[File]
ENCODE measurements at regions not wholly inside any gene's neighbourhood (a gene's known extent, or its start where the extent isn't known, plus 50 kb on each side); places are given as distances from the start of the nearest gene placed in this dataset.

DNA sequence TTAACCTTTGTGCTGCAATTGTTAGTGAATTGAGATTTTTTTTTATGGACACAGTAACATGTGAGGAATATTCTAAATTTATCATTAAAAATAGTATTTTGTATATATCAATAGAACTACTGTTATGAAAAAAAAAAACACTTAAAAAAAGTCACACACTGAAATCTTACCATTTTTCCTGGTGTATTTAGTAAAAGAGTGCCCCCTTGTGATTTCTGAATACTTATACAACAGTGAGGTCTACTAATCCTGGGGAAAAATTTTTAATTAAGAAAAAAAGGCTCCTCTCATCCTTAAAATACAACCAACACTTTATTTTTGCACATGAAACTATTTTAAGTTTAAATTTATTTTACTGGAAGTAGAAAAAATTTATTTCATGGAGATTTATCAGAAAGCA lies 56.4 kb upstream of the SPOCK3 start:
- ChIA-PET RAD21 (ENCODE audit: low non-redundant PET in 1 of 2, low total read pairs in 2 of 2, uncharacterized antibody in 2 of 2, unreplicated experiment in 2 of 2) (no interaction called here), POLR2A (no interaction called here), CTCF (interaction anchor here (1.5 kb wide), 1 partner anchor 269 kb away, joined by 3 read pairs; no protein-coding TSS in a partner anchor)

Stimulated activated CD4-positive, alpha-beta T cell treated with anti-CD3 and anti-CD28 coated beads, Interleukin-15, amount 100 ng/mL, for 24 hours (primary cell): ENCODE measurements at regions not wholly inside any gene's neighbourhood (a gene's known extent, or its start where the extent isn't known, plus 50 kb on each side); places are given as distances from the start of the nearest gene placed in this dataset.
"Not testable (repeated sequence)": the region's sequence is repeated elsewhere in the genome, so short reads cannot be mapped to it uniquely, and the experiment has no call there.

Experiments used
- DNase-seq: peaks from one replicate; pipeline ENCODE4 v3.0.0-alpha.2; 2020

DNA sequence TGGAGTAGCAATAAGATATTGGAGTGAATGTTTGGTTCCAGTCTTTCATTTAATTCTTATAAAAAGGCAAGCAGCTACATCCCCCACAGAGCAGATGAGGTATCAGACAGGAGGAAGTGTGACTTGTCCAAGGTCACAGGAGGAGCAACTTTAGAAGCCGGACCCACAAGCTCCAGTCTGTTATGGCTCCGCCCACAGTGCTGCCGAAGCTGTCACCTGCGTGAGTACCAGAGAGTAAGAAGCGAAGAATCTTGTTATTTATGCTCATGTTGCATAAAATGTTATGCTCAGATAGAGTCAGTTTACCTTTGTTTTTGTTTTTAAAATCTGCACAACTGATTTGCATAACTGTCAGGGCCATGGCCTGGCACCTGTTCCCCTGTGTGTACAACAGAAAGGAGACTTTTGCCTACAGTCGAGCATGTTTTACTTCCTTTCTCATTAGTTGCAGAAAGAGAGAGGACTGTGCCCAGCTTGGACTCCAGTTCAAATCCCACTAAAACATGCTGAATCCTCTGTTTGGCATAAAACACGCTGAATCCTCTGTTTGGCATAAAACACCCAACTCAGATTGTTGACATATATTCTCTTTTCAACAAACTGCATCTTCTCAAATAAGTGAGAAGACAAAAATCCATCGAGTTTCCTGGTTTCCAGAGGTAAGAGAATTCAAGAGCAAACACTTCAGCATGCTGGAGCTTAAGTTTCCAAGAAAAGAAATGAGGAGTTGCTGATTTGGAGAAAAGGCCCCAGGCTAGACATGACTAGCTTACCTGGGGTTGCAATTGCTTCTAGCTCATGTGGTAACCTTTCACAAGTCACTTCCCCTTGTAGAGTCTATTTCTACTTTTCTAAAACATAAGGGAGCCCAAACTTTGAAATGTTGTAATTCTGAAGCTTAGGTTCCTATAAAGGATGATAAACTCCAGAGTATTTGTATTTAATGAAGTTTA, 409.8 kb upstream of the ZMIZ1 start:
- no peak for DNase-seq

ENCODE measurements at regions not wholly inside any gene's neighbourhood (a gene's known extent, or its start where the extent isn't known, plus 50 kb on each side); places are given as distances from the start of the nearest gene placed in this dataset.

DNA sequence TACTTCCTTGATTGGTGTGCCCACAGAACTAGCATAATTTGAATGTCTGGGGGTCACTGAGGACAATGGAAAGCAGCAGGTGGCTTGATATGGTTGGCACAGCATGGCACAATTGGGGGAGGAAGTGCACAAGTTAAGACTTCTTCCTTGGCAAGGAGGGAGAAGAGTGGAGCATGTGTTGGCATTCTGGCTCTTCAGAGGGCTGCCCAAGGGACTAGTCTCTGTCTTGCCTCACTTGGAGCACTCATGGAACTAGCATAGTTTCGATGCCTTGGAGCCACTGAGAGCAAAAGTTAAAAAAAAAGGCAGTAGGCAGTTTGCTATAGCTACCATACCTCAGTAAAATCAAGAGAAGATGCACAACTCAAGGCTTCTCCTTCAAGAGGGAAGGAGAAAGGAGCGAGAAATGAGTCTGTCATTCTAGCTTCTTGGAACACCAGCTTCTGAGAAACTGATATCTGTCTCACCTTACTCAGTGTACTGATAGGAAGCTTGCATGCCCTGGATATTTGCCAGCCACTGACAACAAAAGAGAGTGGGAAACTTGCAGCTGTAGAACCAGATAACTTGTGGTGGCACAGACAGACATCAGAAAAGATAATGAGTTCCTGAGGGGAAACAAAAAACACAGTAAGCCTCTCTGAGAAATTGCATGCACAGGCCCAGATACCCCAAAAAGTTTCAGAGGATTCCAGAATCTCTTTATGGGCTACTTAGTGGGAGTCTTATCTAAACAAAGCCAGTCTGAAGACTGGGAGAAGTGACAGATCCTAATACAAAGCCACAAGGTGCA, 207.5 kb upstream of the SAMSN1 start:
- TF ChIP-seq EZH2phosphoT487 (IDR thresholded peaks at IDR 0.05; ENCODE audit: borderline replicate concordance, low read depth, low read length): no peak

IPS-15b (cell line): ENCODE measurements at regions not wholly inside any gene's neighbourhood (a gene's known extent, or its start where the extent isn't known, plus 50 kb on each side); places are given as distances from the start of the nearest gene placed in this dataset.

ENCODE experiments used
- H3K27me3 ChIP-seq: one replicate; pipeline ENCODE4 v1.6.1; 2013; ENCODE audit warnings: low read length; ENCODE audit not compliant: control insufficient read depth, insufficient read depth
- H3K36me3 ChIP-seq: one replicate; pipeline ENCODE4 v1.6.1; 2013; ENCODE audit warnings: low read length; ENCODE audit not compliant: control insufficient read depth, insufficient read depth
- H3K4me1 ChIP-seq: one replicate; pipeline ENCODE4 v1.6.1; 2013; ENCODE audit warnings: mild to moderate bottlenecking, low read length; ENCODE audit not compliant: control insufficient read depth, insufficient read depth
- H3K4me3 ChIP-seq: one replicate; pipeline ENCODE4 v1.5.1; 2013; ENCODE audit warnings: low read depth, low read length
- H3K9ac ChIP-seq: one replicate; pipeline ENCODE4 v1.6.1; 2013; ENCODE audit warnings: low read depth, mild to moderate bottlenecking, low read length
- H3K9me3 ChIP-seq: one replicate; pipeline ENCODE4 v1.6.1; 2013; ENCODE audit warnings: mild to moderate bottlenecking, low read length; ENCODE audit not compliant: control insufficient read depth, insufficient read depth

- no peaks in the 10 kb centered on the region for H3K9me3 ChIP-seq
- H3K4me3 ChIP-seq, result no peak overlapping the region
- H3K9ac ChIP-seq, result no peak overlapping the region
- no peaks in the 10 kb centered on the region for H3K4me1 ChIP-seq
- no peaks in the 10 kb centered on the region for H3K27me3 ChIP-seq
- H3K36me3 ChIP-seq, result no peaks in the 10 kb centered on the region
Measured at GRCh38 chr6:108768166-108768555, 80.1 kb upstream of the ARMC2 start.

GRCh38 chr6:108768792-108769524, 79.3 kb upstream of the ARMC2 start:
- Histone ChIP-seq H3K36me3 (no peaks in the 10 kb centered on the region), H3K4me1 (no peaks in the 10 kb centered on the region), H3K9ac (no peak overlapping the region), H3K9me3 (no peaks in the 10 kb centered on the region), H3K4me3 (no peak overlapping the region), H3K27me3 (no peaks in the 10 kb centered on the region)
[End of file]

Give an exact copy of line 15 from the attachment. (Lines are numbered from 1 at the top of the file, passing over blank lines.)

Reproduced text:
- H3K27me3 ChIP-seq: one replicate; pipeline ENCODE4 v1.6.1; 2013; ENCODE audit warnings: low read length; ENCODE audit not compliant: control insufficient read depth, insufficient read depth